That’s all fine, but you wouldn’t use a single microprocessor to do all of those things. There would be a separate one on the roof acting as a weather station, and another one in the garage making sure your car is nice and cozy. Rather than running a rats nest of wires to a single control point with one microprocessor board, you’d have a dispersed system - with a separate microprocessors performing a dedicated range of tasks.

I actually have 9 different microprocessors in my living room. Some of these are built-in to Sonoff S20 type sockets that control lighting, or are built-in to RGB controllers that also control lighting. Others take temperature readings, transmit Infrared signals to devices, transmit and receive 433MHz radio signals or control a touch screen display. Having all of these controlled by one microprocessor device isn’t practical because it would mean running wires between each sensor or item that is being controlled. By using dispersed ESP8266/NodeMCUs that are controlled via Wi-Fi makes for a very neat solution, but each of these microprocessors only uses two or three of its available GPIO pins to do its dedicated task.

Edit May 2020 - another alternative to solving the problem of needing more GPIOs is to use a port expander such as the MCP23017 and that’s covered in detail in this topic:

I mentioned earlier that care needs to be used when choosing which GPIO pins to use on a NodeMCU or Wemos D1 Mini. There is more on that subject in this topic:

GPIO Voltages - 3.3 or 5 volts?
The Arduino Uno and Mega, along with most of the other Arduino variants, uses 5 volt logic levels for its GPIO pins. This means that setting one of the GPIO pins HIGH will result in 5v being applied to that pin. When signals are passed between sensors then these signals will switch between 0 and 5v at high speed.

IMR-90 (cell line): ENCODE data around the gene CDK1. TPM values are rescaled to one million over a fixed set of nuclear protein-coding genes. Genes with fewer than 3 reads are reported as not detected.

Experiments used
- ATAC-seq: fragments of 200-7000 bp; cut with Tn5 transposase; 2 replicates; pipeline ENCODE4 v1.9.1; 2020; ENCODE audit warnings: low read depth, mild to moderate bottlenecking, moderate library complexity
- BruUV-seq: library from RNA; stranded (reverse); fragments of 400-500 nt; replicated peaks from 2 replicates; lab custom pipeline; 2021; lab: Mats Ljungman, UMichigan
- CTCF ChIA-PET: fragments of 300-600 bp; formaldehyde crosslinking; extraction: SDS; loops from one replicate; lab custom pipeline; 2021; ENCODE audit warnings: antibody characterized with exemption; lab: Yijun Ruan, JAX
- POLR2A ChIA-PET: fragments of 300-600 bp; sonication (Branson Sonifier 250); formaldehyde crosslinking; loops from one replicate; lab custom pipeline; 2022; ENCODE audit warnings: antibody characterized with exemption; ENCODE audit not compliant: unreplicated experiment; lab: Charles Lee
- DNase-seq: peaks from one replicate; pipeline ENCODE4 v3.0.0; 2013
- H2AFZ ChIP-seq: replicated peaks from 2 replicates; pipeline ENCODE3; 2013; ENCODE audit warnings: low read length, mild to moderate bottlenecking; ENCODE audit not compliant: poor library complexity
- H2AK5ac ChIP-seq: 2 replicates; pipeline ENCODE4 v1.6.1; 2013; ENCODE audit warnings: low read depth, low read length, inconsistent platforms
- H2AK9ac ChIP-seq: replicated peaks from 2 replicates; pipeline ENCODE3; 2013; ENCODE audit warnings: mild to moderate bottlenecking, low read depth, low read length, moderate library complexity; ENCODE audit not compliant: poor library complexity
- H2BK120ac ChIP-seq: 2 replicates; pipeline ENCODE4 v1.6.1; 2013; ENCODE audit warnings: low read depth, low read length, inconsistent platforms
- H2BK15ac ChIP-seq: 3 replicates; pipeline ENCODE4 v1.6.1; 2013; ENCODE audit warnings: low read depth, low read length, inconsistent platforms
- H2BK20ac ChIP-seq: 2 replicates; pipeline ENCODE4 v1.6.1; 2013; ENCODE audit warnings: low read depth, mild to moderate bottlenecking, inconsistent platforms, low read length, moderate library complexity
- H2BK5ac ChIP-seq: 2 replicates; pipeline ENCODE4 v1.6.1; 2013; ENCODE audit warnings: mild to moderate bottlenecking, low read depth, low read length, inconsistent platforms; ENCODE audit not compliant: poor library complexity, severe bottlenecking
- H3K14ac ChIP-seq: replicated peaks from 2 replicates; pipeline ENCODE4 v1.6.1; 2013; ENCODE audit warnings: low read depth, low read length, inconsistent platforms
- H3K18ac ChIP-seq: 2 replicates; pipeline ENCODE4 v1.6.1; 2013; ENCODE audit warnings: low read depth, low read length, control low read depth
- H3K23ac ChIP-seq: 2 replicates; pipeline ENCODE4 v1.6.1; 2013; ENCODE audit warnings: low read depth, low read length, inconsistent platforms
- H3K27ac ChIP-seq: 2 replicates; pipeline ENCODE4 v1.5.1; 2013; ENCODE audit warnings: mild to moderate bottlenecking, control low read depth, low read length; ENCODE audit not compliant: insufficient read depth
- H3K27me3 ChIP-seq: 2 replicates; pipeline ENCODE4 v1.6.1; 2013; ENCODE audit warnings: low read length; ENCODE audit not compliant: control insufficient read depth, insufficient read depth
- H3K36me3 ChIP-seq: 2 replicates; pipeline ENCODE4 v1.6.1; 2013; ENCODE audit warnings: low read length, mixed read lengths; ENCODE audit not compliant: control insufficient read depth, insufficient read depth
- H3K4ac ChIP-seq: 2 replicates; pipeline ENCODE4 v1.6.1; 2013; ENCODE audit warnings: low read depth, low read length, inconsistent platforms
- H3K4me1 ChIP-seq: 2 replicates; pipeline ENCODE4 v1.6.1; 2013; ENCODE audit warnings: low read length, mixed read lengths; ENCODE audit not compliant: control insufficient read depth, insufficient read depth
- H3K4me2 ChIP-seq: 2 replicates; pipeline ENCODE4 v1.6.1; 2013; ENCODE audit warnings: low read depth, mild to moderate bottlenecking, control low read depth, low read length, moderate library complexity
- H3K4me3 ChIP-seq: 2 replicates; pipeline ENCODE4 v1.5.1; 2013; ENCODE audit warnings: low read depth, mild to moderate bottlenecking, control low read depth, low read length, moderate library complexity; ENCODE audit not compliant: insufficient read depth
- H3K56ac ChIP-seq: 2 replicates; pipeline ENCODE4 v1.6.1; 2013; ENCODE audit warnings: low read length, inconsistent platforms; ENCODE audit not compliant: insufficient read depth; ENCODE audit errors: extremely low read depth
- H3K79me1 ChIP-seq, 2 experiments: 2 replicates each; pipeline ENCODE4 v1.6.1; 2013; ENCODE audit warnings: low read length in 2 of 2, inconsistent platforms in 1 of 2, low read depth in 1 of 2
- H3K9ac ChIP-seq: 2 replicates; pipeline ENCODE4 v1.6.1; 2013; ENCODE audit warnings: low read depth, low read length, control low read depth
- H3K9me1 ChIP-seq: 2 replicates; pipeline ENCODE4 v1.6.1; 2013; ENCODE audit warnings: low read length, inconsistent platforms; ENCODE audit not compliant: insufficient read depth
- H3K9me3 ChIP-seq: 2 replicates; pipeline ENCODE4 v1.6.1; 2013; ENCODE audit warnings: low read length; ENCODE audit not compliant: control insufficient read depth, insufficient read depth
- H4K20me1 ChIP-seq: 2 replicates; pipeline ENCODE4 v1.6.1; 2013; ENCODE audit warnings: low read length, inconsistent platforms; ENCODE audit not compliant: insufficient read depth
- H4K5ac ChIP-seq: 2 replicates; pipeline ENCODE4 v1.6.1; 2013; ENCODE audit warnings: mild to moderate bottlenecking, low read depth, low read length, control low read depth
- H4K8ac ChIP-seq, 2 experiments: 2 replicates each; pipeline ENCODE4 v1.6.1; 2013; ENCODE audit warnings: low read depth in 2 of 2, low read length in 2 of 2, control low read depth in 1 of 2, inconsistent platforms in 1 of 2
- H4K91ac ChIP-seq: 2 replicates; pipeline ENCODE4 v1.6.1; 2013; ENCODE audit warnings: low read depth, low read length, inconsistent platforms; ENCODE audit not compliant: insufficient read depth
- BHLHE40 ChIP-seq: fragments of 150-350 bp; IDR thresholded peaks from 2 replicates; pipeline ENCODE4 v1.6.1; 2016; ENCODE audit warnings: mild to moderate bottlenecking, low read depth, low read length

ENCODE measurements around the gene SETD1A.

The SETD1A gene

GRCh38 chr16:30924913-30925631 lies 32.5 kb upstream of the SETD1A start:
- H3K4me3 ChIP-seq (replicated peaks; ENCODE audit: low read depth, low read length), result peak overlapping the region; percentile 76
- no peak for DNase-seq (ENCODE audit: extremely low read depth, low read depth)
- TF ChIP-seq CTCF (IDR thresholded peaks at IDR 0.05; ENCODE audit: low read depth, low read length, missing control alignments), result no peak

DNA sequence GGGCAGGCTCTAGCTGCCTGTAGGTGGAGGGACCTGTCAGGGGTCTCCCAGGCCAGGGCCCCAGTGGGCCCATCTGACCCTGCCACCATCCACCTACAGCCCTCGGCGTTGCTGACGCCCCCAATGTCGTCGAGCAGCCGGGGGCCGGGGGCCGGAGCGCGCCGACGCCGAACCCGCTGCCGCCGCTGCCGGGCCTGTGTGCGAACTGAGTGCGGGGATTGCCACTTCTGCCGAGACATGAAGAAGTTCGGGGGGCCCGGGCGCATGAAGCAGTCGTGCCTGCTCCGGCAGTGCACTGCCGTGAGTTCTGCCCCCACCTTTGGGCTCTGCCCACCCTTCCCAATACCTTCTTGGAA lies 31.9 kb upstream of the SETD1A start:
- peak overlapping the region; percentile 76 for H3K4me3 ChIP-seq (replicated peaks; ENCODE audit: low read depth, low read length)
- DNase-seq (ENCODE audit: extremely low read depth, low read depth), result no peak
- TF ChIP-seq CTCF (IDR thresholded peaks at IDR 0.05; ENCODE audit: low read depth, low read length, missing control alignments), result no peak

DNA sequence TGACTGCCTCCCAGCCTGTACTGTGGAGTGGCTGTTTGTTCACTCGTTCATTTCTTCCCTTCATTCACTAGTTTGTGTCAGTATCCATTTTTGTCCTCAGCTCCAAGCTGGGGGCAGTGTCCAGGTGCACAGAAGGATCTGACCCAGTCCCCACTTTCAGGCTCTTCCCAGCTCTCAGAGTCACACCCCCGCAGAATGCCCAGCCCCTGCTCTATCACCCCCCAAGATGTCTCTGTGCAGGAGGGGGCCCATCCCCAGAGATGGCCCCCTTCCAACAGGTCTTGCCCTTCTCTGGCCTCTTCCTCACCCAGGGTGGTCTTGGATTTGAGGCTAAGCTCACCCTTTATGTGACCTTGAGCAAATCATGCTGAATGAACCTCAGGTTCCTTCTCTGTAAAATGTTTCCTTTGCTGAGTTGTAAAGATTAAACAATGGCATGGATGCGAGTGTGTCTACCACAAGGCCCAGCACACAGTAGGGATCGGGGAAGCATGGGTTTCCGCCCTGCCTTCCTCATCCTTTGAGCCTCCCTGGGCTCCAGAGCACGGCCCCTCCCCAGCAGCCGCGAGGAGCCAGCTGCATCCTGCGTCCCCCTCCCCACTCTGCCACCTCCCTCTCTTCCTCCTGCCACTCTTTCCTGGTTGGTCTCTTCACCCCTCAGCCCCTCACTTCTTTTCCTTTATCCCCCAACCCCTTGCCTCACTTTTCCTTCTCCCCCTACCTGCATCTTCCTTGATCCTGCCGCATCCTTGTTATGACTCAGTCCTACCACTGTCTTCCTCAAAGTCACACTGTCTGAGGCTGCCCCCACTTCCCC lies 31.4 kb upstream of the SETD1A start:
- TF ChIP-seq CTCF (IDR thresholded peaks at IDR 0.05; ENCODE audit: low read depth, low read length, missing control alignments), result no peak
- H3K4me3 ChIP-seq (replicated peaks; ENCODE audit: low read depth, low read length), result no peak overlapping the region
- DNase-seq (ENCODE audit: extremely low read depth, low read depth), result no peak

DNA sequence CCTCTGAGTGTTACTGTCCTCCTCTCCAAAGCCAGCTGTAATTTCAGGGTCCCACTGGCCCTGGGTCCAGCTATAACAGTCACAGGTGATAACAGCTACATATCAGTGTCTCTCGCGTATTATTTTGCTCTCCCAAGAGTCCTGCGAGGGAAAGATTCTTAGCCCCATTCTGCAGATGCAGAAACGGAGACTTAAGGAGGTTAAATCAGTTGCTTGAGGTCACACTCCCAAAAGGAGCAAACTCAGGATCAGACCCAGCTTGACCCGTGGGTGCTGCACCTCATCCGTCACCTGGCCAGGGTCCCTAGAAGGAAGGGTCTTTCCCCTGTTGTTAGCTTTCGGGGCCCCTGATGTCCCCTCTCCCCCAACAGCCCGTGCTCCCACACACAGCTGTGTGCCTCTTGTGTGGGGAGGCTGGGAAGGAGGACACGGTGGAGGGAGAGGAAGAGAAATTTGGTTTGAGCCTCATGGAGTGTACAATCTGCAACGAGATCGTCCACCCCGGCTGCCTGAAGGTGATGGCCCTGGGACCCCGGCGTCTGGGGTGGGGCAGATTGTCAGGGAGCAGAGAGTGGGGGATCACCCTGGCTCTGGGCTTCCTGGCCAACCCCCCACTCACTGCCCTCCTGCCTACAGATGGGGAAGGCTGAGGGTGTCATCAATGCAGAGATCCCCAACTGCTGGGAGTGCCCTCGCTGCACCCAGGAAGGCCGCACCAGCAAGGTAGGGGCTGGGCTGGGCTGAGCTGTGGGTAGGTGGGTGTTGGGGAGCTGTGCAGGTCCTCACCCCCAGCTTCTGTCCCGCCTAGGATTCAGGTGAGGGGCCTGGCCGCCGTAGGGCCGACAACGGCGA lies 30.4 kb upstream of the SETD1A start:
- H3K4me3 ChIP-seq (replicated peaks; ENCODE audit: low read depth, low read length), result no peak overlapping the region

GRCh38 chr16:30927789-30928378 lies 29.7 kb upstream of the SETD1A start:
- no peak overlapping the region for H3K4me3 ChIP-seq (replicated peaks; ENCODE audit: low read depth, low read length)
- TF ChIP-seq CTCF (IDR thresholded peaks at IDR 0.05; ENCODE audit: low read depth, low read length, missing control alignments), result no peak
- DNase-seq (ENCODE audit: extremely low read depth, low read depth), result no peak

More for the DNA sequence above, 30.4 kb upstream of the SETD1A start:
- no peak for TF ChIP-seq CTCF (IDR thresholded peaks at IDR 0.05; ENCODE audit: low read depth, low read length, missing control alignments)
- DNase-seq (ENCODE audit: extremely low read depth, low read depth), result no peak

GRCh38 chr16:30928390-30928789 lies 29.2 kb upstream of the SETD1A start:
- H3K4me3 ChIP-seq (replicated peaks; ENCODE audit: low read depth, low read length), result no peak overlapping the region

The ESP98266/NodeMCU devices (including the Wemos) operate at 3.3v logic levels. It’s been shown that these devices can tolerate having 5v applied to their GPIO pins, when connecting them to sensors that output a 5v logic signal, but it’s generally regarded as a ‘do it at your own risk’ approach.

However, most modern sensors are compatible with both 3.3v and 5v boards, so can be used without risk of damaging anything. All modern boards use 3.3v logic, so at some point you may find that it’s the Arduinos that are incompatible with the newer sensors.
If you do need to convert between 3.3v and 5 logic levels then it’s very easy using a simple board like this, which costs around $0.50

I’ve only needed to use one of these once, to interface a RFID card reader to a Wemos D1 Mini for my door entry system (more on that below).

GPIO Pin Numbering on the NodeMCU/Wemos D1 Mini Boards
One thing that catches many people out when they start experimenting with NodeMCU/Wemos D1 Mini type boards is the strange pin numbering that the manufacturers adopted. Don’t ask me why they did it, we just have to be aware of it and live with it.

They pins have numbers like D1, D2, D3 etc and it’s logical to assume that these represent GPIO1, GPIO2 and GPIO3, but these pins are actually GPIO5, GPIO4 & GPIO0.